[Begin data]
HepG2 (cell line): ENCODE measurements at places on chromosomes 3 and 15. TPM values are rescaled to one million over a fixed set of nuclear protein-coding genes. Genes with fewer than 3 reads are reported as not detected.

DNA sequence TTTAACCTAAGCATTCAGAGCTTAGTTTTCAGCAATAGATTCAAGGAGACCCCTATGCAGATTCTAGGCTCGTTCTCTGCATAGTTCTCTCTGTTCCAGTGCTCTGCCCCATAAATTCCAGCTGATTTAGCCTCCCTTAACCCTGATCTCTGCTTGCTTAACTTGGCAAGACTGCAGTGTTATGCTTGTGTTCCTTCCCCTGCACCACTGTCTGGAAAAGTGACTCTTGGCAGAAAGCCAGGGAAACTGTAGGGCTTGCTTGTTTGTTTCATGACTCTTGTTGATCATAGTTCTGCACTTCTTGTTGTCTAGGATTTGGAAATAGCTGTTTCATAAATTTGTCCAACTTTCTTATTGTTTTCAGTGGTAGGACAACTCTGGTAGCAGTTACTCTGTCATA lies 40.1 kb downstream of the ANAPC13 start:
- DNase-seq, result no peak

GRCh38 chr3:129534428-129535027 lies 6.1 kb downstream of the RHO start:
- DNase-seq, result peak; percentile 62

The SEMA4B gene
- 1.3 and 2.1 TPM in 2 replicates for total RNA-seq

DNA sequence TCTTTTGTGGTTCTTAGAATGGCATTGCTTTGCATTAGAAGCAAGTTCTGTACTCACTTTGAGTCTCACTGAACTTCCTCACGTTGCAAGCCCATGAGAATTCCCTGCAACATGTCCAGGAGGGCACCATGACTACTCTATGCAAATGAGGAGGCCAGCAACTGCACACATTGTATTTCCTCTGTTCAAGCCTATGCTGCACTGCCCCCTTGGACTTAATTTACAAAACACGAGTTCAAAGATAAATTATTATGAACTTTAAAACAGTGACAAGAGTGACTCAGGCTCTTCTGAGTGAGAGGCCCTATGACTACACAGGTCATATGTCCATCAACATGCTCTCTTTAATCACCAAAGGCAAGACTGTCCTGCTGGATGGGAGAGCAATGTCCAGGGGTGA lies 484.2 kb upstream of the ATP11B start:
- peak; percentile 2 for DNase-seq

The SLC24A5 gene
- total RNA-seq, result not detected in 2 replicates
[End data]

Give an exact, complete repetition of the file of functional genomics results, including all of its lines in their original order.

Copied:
HepG2 (cell line): ENCODE measurements at places on chromosomes 3 and 15. TPM values are rescaled to one million over a fixed set of nuclear protein-coding genes. Genes with fewer than 3 reads are reported as not detected.

DNA sequence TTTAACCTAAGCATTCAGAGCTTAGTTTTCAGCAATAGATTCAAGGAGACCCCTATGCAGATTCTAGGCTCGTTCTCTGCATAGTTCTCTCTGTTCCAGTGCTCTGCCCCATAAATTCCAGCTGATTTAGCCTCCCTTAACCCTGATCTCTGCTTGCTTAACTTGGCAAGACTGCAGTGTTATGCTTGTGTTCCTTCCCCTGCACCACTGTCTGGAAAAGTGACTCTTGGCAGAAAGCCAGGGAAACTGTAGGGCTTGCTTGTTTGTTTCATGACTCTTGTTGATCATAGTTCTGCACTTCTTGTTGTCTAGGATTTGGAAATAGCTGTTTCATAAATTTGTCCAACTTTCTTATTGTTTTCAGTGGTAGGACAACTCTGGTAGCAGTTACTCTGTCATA lies 40.1 kb downstream of the ANAPC13 start:
- DNase-seq, result no peak

GRCh38 chr3:129534428-129535027 lies 6.1 kb downstream of the RHO start:
- DNase-seq, result peak; percentile 62

The SEMA4B gene
- 1.3 and 2.1 TPM in 2 replicates for total RNA-seq

DNA sequence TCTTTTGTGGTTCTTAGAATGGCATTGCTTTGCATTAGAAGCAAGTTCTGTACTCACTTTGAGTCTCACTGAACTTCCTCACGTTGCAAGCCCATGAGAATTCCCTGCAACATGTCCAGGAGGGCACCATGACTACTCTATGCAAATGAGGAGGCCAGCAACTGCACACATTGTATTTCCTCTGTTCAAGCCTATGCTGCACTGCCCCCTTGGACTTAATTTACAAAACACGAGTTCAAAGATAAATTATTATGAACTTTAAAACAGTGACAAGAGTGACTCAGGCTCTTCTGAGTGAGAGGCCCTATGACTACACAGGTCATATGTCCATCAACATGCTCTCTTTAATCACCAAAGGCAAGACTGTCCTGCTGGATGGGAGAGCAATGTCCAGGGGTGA lies 484.2 kb upstream of the ATP11B start:
- peak; percentile 2 for DNase-seq

The SLC24A5 gene
- total RNA-seq, result not detected in 2 replicates